About seven years ago, artist Kitty Skow was teaching a summer course on stained glass at St. John’s Episcopal School, where she is a teacher. Carol Brannen, a St. John’s nursery staff member at the time (she’s now a Pre-K teacher), was interested in learning the craft, but the popular class didn’t have room for her.

When Skow heard about Brannen’s interest, she asked her to serve as her assistant/apprentice, knowing that she’d need some help with so many students.

Call it a premonition on Skow’s part. Seven years later, the women remain good friends and creative partners, and they work together on many of the stained glass pieces they make.

It’s no wonder their alliance has lasted this long, really. To begin with, the complement each other well. While both are creative forces to be reckoned with, Skow serves as the workhorse (given the same project, she can finish it in a fraction of the time Brannen can, even while entertaining a guest), while Brannen is the one for whom life is all about innovation (the project might take her longer, but in the end, it will involve an element of the unexpected).

And despite the fact they work together at St. John’s and are friends outside of their professional and creative endeavors, they don’t seem to get on each other’s nerves. In fact, they can work in a space not much larger than most people’s dining rooms, using the same equipment and workstations, and never bump into one another. Sometimes, they’ll go long periods without even speaking and, when they do, it’s to quietly tease each other about their different work habits.

Skow is the stained glass veteran of the two, having learned the craft 17 years ago while living in South Dakota.

“I went to a craft show there at the time, and I saw a lady who had her [stained glass] pieces there,” Skow says. “And it was just one of those things where I knew I had to learn how to do it.”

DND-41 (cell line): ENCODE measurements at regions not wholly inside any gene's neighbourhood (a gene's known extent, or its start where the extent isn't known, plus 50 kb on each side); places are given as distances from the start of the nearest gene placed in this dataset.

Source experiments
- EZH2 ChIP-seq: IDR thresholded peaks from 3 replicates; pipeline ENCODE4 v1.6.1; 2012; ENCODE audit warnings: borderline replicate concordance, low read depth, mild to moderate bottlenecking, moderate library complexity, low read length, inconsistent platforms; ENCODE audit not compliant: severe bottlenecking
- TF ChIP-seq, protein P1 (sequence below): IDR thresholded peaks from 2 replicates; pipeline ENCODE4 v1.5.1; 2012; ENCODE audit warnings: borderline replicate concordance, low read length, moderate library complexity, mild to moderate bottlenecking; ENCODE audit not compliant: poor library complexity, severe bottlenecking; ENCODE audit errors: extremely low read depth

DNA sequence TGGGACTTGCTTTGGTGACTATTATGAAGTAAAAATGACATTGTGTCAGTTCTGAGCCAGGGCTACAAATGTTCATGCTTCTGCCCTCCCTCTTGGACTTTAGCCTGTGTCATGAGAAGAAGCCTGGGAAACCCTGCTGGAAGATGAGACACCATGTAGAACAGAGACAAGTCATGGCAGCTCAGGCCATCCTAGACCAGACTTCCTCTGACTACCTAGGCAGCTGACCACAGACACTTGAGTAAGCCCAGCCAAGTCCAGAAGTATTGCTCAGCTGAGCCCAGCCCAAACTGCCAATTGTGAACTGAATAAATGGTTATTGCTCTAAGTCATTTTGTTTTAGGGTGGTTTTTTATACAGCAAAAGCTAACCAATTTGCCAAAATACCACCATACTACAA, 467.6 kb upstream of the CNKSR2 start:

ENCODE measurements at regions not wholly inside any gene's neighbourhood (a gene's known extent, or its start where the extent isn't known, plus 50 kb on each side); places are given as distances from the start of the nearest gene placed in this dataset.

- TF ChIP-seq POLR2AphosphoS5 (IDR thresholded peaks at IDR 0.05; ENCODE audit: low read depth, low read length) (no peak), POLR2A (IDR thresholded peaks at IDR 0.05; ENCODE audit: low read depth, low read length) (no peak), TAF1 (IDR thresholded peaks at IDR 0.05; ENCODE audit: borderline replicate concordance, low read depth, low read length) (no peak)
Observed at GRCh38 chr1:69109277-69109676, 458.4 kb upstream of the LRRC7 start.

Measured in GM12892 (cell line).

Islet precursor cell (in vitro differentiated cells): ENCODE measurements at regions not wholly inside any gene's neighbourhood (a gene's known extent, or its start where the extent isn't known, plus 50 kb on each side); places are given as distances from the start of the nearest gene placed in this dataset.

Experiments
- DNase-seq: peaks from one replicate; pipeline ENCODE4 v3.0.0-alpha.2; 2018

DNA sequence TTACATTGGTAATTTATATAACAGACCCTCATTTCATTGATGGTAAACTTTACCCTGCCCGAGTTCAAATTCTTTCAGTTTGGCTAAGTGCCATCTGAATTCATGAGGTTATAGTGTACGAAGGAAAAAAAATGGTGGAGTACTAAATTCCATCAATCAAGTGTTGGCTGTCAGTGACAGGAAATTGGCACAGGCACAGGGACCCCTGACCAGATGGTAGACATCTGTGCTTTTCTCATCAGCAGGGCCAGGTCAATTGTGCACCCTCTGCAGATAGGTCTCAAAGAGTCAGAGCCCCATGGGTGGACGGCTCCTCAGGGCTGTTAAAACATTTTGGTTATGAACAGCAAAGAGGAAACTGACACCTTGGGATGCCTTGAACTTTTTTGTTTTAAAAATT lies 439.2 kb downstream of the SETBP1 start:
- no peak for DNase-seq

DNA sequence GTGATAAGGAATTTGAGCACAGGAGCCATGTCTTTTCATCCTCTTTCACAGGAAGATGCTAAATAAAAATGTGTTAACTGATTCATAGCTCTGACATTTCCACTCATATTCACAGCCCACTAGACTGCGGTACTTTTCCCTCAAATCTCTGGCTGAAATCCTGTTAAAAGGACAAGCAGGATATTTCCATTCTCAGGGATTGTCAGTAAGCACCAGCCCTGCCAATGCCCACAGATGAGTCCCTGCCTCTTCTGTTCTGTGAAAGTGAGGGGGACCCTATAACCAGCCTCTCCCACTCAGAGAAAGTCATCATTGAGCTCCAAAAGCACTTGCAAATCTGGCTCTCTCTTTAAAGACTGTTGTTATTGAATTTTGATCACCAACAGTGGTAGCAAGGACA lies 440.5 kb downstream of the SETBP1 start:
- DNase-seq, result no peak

She had been attracted to other creative enterprises in the past, experimenting with watercolors, crocheting and macrame through the years.

“But nothing else has hit me that way. It’s kind of physical. It takes some strength with the cutting and grinding and fitting, and that all appeals to me. I don’t know what that’s about,” she says with a laugh.

Brannen, who had never done any stained glass before working with Skow, found that working with the medium also came naturally. But for different reasons.

“As it turned out,” she says, “some of the equipment we use I was already familiar with. I’d been an orthodontic assistant at one point, so I’d used grinders and pliers. I’d made retainers, and there’s a lot of wire bending involved in that. The things I do now [crosses, angels, etc.] have very unique hooks on them.

“If I had some orthodontic tools, I could probably get even more creative,” she jokes.

Brannen also brought other ideas to the glass-cutting table. After she came on board, the pair started working more with mosaics pieces – tabletops, small footstools, birdhouses – because Brannen insisted they not throw away their scrap glass.

“I’m a pretty resource-conservative person,” Brannen says. “And I’d tell Kitty, ‘We need to save all these little scraps.’ And she thought, ‘You’re nuts…no one would make anything out of these little pieces!’

Now, the crosses they make out of scrap glass are some of their most popular sellers. They also make traditional stained glass pieces, however – sun-catchers, windows, candleholders and more. Some of their projects are functional, others are just for art’s sake.

Both women say they get their inspiration from the same things.

“A lot of my ideas are developed by thinking about the person I’m going to give the piece to,” Skow says.”Or I look at things out in nature – clouds, sunsets, colors in the sky – and think, ‘God, that would be so cool if I could make that in stained glass.’”

Brannen says that retaining some creative freedom is imperative to enjoying what they’re doing.

“It’s really wonderful to have a client who just says, ‘I like your work, make me something,’” she says.

Though they have separate workshops in their homes, they work together on most pieces, with Brannen frequently heading to Skow’s studio, less than a 10-minute drive from her own home.

“Her studio is much more impressive than mine,” says Brannen, by way of explanation. “And we’re good friends.”

To contact Skow and Brannen about their work, call 214-324-4664 or e-mail kasper525@myexcel.com. Most of their pieces sell for between $15-$400.